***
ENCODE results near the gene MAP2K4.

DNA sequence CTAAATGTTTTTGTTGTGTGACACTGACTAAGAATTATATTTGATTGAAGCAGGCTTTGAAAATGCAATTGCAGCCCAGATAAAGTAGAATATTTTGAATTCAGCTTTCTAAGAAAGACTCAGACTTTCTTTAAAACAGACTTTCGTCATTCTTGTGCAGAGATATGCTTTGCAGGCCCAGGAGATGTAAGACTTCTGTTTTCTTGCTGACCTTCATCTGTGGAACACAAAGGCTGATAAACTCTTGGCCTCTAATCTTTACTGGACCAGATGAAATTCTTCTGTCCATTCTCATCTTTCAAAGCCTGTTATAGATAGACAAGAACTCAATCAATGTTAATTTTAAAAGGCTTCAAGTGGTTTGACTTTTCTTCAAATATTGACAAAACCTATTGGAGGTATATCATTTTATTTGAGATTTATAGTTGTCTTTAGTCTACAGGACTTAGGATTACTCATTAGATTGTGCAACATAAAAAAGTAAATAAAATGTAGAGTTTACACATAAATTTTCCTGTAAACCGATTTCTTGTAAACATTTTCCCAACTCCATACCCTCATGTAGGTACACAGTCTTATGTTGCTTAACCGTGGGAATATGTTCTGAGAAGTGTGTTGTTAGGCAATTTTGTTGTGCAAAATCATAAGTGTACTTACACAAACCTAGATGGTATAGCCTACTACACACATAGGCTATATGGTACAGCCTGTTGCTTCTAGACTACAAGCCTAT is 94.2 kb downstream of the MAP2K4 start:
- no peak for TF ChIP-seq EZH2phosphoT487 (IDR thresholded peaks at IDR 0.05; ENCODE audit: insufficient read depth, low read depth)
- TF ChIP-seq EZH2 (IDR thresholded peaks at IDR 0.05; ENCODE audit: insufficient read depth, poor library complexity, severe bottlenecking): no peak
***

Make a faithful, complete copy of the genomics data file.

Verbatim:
ENCODE results near the gene MAP2K4.

DNA sequence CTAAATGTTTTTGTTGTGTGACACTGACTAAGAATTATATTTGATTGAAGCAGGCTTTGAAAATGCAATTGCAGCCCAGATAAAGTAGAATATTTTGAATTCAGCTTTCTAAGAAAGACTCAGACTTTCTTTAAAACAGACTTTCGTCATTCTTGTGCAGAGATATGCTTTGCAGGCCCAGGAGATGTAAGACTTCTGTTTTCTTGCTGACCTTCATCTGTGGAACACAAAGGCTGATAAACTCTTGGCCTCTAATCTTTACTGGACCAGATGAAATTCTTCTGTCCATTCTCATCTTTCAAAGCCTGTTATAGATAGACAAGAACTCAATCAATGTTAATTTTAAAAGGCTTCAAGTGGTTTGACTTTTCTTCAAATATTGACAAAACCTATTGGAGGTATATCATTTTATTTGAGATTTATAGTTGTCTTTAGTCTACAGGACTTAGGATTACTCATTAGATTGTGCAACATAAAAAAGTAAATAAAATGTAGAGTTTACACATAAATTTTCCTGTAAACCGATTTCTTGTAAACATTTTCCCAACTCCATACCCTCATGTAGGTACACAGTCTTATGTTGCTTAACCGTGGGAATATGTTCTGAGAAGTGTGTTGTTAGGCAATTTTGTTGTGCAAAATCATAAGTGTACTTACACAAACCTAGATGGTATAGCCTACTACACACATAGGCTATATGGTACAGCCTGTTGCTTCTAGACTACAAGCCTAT is 94.2 kb downstream of the MAP2K4 start:
- no peak for TF ChIP-seq EZH2phosphoT487 (IDR thresholded peaks at IDR 0.05; ENCODE audit: insufficient read depth, low read depth)
- TF ChIP-seq EZH2 (IDR thresholded peaks at IDR 0.05; ENCODE audit: insufficient read depth, poor library complexity, severe bottlenecking): no peak